a first latch unit for latching received serial data in units of n+N 1 (where N is a positive integer greater than or equal to 3) bits in parallel in response to the first through n-th non-overlapped clock signals of different respective phases generated in response to the received clock signal, at least one of the first though n-th non-overlapped clock signals having a phase that is the same as a phase of the received clock signal, the first through n-th non-overlapped clock signals each having a frequency that is the same as a frequency of the received clock signal, and for outputting N n-bit latched state data having the time difference of a predetermined offset therebetween, wherein the first latch unit comprises:
first through (n+N−1)th flip flops for data-receiving bit units constituting the received serial data, and for clock-receiving the first through n-th non-overlapped clock signals; and
first through N-th buffers for buffering the data output of n flip flops among the first through (n+N−1)th flip flops and outputting the buffered results as the state data;
a second latch unit for latching in parallel the N state data in response to an X-th (1Śn) non-overlapped clock signal having the greatest timing margin among the first through n-th non-overlapped clock signals; and
a synchronizer for outputting state data from which the synchronous signal is detected, among data latched by the second latch unit, as restored information data in response to a predetermined synchronous existence signal and the X-th non-overlapped clock signal.
9. The data restoration and skew compensation unit of claim 8, wherein the predetermined offset is the width of a unit bit constituting the serial data.
10. The data restoration and skew compensation unit of claim 8, wherein the synchronizer comprises:
a selector for selectively outputting the N state data in response to a selection signal;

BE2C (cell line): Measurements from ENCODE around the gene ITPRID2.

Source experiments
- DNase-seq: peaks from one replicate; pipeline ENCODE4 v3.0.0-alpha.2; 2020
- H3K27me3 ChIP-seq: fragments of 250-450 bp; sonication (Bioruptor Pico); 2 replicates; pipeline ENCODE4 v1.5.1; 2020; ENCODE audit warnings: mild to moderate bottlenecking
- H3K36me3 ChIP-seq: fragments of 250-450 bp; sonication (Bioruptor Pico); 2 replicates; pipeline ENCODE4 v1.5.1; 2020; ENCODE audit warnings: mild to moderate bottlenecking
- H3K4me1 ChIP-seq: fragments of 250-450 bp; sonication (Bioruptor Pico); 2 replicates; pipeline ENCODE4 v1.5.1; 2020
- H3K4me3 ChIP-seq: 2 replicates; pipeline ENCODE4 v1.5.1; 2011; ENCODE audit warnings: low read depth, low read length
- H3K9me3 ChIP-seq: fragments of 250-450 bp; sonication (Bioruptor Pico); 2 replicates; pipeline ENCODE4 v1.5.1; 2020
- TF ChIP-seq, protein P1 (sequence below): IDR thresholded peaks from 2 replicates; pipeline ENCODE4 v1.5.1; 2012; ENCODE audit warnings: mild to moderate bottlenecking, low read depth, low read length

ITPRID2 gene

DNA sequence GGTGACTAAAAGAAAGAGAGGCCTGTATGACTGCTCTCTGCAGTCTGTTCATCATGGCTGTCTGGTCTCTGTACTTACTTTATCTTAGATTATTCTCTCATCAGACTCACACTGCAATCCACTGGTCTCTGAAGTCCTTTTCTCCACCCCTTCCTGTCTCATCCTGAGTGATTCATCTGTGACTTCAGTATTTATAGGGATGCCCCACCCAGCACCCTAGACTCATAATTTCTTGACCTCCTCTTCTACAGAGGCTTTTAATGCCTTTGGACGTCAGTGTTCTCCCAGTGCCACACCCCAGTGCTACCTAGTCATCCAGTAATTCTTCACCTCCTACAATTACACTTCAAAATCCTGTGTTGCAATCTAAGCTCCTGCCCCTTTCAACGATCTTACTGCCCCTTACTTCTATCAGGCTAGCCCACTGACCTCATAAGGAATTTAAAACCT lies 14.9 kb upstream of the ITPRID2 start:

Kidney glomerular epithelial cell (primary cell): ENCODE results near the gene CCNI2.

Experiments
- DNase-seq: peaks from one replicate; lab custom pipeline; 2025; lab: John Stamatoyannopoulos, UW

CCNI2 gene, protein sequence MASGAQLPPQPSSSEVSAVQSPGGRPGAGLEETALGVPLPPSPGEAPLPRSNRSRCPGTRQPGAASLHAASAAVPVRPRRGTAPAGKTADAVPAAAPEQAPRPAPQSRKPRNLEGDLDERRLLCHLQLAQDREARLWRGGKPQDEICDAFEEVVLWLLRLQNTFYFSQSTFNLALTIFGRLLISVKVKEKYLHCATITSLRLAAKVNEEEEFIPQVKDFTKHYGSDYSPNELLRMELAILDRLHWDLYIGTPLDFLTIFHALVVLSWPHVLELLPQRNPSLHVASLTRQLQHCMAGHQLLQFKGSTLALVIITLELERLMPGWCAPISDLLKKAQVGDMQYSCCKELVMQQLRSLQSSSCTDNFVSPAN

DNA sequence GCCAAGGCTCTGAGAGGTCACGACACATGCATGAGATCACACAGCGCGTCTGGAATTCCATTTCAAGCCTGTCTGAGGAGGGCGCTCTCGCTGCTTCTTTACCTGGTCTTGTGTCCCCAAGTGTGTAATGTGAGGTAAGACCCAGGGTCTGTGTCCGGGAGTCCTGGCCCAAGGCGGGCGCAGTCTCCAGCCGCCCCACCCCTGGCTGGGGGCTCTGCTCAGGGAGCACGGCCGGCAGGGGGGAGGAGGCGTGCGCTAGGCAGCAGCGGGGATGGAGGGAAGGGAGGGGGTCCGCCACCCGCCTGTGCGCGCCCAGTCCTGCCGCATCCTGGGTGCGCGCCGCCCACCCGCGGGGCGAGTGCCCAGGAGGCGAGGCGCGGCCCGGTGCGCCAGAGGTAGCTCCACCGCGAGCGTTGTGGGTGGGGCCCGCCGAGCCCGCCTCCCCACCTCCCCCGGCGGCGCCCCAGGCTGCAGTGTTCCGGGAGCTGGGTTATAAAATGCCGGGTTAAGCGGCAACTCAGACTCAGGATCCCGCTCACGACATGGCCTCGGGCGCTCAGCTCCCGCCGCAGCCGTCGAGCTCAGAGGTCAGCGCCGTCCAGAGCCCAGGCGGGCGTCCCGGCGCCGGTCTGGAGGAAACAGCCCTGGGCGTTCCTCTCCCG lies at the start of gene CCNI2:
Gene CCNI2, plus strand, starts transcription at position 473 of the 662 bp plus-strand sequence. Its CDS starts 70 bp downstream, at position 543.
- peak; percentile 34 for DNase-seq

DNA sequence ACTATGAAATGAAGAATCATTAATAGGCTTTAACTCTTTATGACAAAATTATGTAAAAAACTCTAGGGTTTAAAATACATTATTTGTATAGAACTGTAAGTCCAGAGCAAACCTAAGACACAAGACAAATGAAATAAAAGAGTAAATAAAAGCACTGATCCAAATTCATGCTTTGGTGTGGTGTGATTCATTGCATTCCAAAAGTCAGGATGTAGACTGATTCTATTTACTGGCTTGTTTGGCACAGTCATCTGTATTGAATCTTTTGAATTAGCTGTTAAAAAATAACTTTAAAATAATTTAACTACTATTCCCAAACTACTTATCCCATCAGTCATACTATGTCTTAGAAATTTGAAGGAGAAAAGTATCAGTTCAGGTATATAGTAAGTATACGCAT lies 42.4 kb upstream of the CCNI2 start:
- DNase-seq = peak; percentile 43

a state and selection signal generator for comparing state data selected by the selector with the bit pattern of the synchronous signal in response to the sync existence signal and a current state signal representing the current state, and for outputting the selection signal and a next state signal representing the next state, in response to the results of the comparison; and
an (N+1)th buffer for buffering the next state signal in response to the X-th non-overlapped clock signal and outputting the result of buffering as the current state signal,
wherein the restored information data is state data selected by the selector when the state data is consistent with the bit pattern of the synchronous signal.
11. A method of restoring information data from data in which n-bit synchronous signals (where n is a positive integer greater than or equal to 1) and the n-bit information data are multiplexed and transmitted together with a clock signal in series via a transmission channel, the method comprising:
(a) generating first through n-th non-overlapped clock signals, each having a predetermined offset and a different respective phase to prevent mutual overlapping, on the basis of the clock signal, at least one of the first through n-th non-overlapped clock signals having a phase that is the same as a phase of the clock signal, the first through n-th non-overlapped clock signals each having a frequency that is the same as a frequency of the clock signal;
(b) latching received serial data in units of n+N 1 (where N is a positive integer greater than or equal to 3) bits in parallel in response to the first through n-th non-overlapped clock signals of different respective phases;
(c) generating N n-bit latched state data having the time difference of a predetermined offset therebetween;
(d) latching in parallel the N state data in synchronization with a X-th (1Śn) non-overlapped clock signal having the greatest timing margin among the first through n-th non-overlapped clock signals; and
(e) determining state data from which the synchronous signal is detected, among the latched state data, to be the restored information data, when the serial data is the synchronous signal, wherein the step (e) comprises: